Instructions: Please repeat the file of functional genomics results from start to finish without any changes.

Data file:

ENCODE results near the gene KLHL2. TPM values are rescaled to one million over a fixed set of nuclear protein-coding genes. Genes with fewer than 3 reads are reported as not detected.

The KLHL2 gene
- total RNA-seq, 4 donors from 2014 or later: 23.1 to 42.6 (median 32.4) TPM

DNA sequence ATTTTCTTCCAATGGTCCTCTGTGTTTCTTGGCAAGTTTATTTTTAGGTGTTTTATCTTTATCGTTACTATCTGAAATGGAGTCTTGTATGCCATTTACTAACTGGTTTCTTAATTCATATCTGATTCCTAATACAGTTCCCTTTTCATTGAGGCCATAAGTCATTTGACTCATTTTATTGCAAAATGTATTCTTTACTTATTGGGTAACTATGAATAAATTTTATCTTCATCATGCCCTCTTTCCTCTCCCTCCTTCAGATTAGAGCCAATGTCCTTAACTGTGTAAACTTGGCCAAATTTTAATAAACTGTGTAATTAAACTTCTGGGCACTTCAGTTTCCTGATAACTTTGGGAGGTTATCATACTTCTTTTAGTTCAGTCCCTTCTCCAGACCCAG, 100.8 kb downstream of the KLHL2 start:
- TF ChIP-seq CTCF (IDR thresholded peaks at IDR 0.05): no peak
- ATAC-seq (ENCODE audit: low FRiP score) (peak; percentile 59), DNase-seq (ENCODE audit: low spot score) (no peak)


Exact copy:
ENCODE results near the gene KLHL2. TPM values are rescaled to one million over a fixed set of nuclear protein-coding genes. Genes with fewer than 3 reads are reported as not detected.

The KLHL2 gene
- total RNA-seq, 4 donors from 2014 or later: 23.1 to 42.6 (median 32.4) TPM

DNA sequence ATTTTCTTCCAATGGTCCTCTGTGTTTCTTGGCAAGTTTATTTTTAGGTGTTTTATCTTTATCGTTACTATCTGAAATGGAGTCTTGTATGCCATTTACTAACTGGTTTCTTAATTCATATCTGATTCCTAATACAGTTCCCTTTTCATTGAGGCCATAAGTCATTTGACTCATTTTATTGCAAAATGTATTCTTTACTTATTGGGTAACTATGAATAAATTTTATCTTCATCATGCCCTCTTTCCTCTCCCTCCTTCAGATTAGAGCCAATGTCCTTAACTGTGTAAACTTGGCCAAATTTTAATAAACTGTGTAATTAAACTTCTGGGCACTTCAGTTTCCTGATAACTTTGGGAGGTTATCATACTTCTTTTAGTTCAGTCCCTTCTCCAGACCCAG, 100.8 kb downstream of the KLHL2 start:
- TF ChIP-seq CTCF (IDR thresholded peaks at IDR 0.05): no peak
- ATAC-seq (ENCODE audit: low FRiP score) (peak; percentile 59), DNase-seq (ENCODE audit: low spot score) (no peak)